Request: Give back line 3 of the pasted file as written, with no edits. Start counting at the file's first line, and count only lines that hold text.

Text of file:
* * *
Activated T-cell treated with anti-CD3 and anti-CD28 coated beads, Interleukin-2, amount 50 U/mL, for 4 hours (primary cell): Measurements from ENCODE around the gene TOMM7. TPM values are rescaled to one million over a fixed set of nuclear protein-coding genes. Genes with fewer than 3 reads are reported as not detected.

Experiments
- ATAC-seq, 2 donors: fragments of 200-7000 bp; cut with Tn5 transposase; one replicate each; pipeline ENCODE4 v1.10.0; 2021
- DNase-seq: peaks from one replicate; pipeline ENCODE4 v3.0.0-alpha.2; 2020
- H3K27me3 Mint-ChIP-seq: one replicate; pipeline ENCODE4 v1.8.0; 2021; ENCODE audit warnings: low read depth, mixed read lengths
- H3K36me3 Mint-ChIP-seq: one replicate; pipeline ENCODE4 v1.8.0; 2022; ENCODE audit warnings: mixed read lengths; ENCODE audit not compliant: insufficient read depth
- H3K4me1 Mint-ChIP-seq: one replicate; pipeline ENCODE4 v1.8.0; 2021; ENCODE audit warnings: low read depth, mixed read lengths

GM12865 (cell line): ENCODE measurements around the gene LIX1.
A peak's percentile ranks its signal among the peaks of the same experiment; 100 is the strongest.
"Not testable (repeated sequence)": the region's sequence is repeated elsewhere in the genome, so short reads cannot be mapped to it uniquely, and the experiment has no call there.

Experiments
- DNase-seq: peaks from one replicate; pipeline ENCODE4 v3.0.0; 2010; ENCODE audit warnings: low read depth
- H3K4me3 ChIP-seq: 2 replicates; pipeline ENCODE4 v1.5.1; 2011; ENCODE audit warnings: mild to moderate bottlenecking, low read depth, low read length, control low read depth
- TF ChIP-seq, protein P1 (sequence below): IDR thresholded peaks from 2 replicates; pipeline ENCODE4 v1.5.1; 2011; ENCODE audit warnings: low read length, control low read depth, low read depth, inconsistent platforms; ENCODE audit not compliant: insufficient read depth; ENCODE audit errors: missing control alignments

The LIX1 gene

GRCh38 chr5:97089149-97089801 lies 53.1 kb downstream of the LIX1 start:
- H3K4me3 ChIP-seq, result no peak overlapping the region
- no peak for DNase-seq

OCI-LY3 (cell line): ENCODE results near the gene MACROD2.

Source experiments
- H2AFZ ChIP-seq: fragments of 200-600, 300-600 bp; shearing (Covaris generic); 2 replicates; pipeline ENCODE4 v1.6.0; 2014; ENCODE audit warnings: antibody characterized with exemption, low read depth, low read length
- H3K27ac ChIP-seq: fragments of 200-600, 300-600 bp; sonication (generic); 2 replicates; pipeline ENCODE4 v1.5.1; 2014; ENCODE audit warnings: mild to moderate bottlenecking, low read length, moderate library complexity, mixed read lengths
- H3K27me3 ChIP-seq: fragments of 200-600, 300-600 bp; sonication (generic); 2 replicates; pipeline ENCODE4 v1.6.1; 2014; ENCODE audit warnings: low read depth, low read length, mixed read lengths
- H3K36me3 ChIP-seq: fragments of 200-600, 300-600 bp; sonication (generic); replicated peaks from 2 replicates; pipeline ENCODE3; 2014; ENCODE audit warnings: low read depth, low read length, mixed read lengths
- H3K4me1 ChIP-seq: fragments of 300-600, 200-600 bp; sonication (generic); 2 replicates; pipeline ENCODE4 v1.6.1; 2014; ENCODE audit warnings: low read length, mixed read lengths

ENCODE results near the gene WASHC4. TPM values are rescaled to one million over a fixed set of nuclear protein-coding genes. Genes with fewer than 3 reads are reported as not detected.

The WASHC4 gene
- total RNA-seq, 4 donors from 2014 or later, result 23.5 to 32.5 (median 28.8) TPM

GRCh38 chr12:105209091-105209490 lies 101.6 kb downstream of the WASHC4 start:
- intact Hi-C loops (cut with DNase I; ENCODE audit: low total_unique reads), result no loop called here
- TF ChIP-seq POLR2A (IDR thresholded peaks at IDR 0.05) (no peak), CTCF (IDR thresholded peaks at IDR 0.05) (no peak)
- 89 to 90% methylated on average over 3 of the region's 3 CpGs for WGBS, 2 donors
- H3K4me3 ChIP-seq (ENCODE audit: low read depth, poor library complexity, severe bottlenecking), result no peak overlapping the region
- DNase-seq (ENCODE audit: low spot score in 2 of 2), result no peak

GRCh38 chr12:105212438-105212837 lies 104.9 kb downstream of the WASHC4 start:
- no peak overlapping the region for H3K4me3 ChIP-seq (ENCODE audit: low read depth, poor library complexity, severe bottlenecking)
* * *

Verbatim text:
- ATAC-seq, 2 donors: fragments of 200-7000 bp; cut with Tn5 transposase; one replicate each; pipeline ENCODE4 v1.10.0; 2021